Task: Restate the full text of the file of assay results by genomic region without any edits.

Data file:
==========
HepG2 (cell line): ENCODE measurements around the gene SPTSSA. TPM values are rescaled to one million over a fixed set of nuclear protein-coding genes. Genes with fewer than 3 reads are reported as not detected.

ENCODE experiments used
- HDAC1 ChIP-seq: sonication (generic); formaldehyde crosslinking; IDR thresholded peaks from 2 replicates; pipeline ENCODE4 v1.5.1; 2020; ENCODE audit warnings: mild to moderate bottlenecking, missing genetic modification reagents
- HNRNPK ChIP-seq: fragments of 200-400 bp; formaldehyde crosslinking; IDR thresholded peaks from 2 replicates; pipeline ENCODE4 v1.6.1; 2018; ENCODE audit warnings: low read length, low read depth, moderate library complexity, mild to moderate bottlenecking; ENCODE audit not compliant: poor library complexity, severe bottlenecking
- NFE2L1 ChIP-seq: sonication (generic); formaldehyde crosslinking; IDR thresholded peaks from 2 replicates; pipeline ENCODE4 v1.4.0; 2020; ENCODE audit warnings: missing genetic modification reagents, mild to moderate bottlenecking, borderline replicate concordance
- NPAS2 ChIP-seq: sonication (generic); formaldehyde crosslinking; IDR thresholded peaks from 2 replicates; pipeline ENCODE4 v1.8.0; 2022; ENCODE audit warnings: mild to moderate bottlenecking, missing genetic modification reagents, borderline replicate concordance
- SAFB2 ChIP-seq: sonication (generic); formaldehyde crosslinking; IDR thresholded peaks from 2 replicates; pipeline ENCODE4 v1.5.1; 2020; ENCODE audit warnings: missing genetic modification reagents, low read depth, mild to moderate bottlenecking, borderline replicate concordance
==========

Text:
HepG2 (cell line): ENCODE measurements around the gene SPTSSA. TPM values are rescaled to one million over a fixed set of nuclear protein-coding genes. Genes with fewer than 3 reads are reported as not detected.

ENCODE experiments used
- HDAC1 ChIP-seq: sonication (generic); formaldehyde crosslinking; IDR thresholded peaks from 2 replicates; pipeline ENCODE4 v1.5.1; 2020; ENCODE audit warnings: mild to moderate bottlenecking, missing genetic modification reagents
- HNRNPK ChIP-seq: fragments of 200-400 bp; formaldehyde crosslinking; IDR thresholded peaks from 2 replicates; pipeline ENCODE4 v1.6.1; 2018; ENCODE audit warnings: low read length, low read depth, moderate library complexity, mild to moderate bottlenecking; ENCODE audit not compliant: poor library complexity, severe bottlenecking
- NFE2L1 ChIP-seq: sonication (generic); formaldehyde crosslinking; IDR thresholded peaks from 2 replicates; pipeline ENCODE4 v1.4.0; 2020; ENCODE audit warnings: missing genetic modification reagents, mild to moderate bottlenecking, borderline replicate concordance
- NPAS2 ChIP-seq: sonication (generic); formaldehyde crosslinking; IDR thresholded peaks from 2 replicates; pipeline ENCODE4 v1.8.0; 2022; ENCODE audit warnings: mild to moderate bottlenecking, missing genetic modification reagents, borderline replicate concordance
- SAFB2 ChIP-seq: sonication (generic); formaldehyde crosslinking; IDR thresholded peaks from 2 replicates; pipeline ENCODE4 v1.5.1; 2020; ENCODE audit warnings: missing genetic modification reagents, low read depth, mild to moderate bottlenecking, borderline replicate concordance